Mount Everest preserved frozen sneezes for centuries: study

Strange but true

March 15, 2023 | 13:12

There is no mountain high enough – to stop germs from getting to you.

Humans aren’t the only organisms to conquer the world’s highest mountain: an analysis of soil samples taken from Mount Everest revealed that our coughs and sneezes are preserved in the mountain’s ice for hundreds of years. The alarming results were published recently in the interdisciplinary journal “Arctic, Antarctic and Alpine Research.”

“There is a human signature frozen in the microbiome of Everest, even at that altitude,” said Steven Schmidt, lead author and microbial ecologist at the University of Colorado Boulder, in a press release. “If someone blew their nose or coughed at all, that’s the kind of thing that can show up.”

Scientists had harvested the mountaineering microbes during the 2019 National Geographic and Rolex Perpetual Planet expedition to Everest, which is the world’s highest peak at 29,031 feet above sea level. These veritable sneezes were collected from the South Col, a 26,000-foot hole where mountaineers stop before attempting to reach the roof of the world.

Not even the world’s highest mountain is safe from our cooties.
AFP via Getty Images

Scientists then sequenced the genetic material in the flu print, marking the first time the technology had been used to analyze soil samples from such a high altitude. Using this method, the researchers were able to identify strains of Staphylococcus and Streptococcus bacteria commonly found in our skin and mouth.

Scientists were amazed that organisms associated with wet, humid environments could potentially survive for centuries in cold, dry and other harsh conditions like a microbial Frosé. In other words, it was a case of a cold catching a cold.

Scientists suspect that it was humans who probably gave Everest cooties. In fact, most of the samples were collected about 558 feet away from where hundreds of sneezing, sniffling mountaineers stop each year before attempting to summit the world’s tallest peak, Science Alert reported.

Sherpas and team expedition members prepare a ritual to pay respect to Mount Everest at Everest Base Camp in Solukhumbu District, Nepal in May 2021.
AFP via Getty Images
The summit of Mount Everest seen from a helicopter.
AFP via Getty Images

The team theorized in the study that the South Col and other high-elevation settings could serve as “freeze collection sites” for “human-borne pollutants that may never leave once they arrive.”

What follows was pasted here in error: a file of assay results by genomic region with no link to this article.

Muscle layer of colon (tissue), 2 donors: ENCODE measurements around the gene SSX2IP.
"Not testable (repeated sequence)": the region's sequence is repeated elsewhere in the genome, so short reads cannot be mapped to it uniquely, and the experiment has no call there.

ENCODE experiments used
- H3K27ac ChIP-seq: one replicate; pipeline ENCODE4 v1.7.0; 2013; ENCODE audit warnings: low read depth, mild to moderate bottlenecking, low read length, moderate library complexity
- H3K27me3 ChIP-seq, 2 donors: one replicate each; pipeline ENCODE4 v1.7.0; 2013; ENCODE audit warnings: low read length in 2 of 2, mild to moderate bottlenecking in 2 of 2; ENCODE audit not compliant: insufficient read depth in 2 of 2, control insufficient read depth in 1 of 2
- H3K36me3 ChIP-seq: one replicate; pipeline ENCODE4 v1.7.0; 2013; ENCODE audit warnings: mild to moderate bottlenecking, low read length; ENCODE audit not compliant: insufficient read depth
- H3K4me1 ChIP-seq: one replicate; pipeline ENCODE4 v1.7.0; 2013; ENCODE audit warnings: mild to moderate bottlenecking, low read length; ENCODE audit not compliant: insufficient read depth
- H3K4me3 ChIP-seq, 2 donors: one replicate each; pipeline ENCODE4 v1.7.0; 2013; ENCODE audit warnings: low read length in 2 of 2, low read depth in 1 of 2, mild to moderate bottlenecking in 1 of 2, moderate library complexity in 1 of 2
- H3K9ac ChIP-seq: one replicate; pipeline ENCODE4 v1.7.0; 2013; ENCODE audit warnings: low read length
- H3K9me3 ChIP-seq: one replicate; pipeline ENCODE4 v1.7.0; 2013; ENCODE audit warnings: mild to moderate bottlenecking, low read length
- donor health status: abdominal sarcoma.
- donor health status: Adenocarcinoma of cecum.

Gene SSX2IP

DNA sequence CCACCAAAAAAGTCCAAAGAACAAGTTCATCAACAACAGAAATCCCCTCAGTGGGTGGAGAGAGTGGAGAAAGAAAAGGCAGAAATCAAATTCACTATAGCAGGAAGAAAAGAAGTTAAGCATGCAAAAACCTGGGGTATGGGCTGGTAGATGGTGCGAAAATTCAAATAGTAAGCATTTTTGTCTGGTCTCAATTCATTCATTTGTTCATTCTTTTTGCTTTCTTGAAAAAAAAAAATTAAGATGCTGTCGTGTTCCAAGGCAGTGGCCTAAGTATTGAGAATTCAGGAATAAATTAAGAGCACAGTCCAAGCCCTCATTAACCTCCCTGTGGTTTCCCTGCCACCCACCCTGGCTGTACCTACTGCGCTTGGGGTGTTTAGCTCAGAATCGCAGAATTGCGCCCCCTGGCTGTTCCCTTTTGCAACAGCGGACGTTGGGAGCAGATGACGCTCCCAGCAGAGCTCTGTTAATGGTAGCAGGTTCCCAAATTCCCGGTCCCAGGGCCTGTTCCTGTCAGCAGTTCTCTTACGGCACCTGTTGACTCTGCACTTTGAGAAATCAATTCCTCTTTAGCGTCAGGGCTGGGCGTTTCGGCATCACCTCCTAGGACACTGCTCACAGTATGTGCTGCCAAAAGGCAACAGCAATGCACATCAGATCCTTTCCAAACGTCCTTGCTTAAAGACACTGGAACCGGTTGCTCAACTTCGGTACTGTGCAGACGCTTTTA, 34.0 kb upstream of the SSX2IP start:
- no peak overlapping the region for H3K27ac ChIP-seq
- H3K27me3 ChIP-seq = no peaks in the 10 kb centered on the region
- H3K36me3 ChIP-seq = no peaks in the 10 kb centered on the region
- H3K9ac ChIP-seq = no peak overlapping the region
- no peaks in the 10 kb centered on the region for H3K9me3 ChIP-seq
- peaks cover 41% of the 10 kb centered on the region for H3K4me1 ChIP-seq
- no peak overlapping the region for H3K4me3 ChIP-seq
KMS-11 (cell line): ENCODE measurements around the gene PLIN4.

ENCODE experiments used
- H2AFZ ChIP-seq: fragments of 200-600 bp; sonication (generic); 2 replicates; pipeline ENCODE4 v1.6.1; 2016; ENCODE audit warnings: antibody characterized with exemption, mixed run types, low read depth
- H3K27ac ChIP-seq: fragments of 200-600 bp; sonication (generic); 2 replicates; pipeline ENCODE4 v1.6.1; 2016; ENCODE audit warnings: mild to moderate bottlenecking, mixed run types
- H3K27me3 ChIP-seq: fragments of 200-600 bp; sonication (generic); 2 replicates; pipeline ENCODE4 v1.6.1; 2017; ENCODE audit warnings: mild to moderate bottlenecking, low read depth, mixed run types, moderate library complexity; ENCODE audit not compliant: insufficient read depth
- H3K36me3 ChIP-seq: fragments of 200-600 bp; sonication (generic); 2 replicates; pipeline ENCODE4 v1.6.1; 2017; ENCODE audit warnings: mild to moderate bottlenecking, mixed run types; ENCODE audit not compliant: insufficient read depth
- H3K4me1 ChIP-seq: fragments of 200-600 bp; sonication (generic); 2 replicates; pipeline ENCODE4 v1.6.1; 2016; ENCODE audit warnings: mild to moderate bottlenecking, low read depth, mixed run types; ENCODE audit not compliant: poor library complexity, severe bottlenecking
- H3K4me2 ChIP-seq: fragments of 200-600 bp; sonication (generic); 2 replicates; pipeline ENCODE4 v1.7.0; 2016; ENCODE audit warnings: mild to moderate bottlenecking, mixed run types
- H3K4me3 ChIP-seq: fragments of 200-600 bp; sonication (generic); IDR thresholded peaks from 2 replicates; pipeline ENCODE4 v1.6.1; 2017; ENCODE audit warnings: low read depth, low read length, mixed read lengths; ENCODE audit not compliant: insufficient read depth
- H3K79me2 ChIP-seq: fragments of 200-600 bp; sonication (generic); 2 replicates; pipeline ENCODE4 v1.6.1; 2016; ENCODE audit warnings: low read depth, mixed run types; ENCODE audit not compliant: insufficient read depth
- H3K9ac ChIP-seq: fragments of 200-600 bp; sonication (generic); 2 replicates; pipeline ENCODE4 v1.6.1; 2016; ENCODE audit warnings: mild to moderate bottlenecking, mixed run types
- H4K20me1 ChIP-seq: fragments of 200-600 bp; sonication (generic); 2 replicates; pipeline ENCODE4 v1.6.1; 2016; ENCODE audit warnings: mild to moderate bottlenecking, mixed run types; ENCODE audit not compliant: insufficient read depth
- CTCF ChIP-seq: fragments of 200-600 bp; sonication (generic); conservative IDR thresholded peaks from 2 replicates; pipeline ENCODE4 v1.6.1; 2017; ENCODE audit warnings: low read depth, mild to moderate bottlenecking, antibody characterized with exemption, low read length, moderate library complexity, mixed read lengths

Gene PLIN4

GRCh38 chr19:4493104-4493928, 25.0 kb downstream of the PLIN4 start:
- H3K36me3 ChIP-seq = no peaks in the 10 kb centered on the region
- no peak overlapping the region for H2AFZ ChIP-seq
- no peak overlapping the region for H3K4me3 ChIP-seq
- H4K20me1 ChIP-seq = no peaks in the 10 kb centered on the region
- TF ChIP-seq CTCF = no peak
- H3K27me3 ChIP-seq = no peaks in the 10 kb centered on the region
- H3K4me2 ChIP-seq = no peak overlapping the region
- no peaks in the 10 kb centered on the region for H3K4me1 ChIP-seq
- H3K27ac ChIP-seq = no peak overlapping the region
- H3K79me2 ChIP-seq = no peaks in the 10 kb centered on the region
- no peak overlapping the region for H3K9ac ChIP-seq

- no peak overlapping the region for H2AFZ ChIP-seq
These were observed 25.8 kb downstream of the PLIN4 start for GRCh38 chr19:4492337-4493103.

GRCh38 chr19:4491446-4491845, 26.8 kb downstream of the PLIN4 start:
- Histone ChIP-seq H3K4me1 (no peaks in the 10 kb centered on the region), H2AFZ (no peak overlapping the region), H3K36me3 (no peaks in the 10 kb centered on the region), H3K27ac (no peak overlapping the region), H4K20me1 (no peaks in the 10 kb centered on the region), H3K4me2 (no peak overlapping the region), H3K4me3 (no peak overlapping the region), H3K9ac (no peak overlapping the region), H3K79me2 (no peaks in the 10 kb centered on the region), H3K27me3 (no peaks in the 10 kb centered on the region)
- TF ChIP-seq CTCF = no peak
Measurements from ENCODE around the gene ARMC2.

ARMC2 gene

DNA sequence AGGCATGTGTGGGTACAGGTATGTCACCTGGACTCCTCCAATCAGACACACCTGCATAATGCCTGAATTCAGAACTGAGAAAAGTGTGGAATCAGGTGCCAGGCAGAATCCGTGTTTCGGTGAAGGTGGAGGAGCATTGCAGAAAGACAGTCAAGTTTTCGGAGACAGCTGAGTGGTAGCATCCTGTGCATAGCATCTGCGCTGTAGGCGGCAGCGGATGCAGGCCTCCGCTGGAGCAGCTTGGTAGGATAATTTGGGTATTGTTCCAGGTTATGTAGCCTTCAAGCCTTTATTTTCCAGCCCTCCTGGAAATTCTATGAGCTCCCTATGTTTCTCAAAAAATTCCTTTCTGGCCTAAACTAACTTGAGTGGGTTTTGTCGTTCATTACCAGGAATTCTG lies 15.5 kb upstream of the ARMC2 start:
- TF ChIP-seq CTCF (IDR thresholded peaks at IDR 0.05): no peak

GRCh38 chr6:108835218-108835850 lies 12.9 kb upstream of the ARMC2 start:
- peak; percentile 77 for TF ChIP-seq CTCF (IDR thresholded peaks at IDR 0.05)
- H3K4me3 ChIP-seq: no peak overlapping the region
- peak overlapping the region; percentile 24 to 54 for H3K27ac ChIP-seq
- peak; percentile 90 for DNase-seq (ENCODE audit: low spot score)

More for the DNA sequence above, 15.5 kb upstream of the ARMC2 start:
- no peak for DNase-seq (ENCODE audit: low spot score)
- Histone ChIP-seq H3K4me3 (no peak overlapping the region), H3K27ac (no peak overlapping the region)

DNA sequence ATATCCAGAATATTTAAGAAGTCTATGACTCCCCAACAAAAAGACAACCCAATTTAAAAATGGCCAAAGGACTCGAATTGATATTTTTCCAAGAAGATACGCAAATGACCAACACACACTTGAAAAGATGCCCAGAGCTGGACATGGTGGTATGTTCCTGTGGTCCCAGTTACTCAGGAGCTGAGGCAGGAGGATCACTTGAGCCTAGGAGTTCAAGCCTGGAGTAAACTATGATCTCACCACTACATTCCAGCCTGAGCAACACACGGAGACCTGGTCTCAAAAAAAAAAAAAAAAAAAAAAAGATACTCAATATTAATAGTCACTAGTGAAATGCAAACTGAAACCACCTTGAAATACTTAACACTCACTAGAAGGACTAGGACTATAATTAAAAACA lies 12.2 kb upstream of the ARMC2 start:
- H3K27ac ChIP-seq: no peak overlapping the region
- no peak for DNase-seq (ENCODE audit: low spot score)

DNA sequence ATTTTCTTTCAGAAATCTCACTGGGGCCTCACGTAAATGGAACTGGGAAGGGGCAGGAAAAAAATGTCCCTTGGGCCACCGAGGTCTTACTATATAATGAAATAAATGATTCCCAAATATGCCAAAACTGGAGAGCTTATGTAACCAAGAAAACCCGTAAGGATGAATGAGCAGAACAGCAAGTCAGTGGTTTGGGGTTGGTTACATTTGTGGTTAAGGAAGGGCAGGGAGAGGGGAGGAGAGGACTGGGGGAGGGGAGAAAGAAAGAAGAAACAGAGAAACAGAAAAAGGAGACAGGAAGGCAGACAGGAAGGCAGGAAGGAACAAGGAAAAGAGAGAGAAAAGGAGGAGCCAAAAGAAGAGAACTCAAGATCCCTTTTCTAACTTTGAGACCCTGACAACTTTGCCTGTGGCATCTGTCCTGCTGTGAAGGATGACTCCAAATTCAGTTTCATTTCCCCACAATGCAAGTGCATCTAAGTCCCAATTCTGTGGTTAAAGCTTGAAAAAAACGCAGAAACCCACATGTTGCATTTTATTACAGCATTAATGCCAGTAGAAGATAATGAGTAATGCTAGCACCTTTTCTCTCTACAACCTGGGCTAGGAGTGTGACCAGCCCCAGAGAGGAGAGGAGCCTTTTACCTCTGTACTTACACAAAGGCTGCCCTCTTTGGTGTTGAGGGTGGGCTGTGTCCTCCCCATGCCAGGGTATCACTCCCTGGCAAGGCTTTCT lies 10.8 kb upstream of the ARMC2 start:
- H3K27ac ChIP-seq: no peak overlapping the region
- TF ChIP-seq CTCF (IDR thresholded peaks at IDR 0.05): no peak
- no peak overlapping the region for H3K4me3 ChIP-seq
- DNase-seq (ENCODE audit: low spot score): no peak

“We predict that if we sample the more human-exploited areas of the mountain, we may find even more microbial evidence of human impact on the environment,” the researchers added. Those numbers could potentially rise amid the record-setting number of climbers returning to Everest in the post-pandemic era.

Alpine pilgrimages are not the only factors in the rise of Mount Everest. Scientists predict that previously dormant bacteria may become more active in the future due to the mountain’s warming air temperatures, which are increasing by an average of 0.33C per year. decade.

Climbers climb Mount Everest’s south face.
AFP via Getty Images

While the highest spread of bacteria should not adversely affect Everest, the phenomenon demonstrates the potential of certain microbes to thrive in inhospitable conditions.

When extrapolated to an even larger scale, the results could potentially have terrifying, “War Of The Worlds”-esque implications for our plans to colonize space.

“We may find life on other planets and cold moons,” Schmidt said. “We’ll have to be careful to make sure we don’t contaminate them with our own.”

Mountaineers hike along the Khumbu Glacier as a helicopter flies near Everest Base Camp in Solukhumbu District, Nepal.
AFP via Getty Images

This is not the first time that human pathogens have been found in unlikely places.

In a phenomenon seemingly ripped from a Sci-Fi horror movie, French scientists revived a “zombie virus” that had been trapped beneath a frozen Siberian lake for a record 50,000 years.

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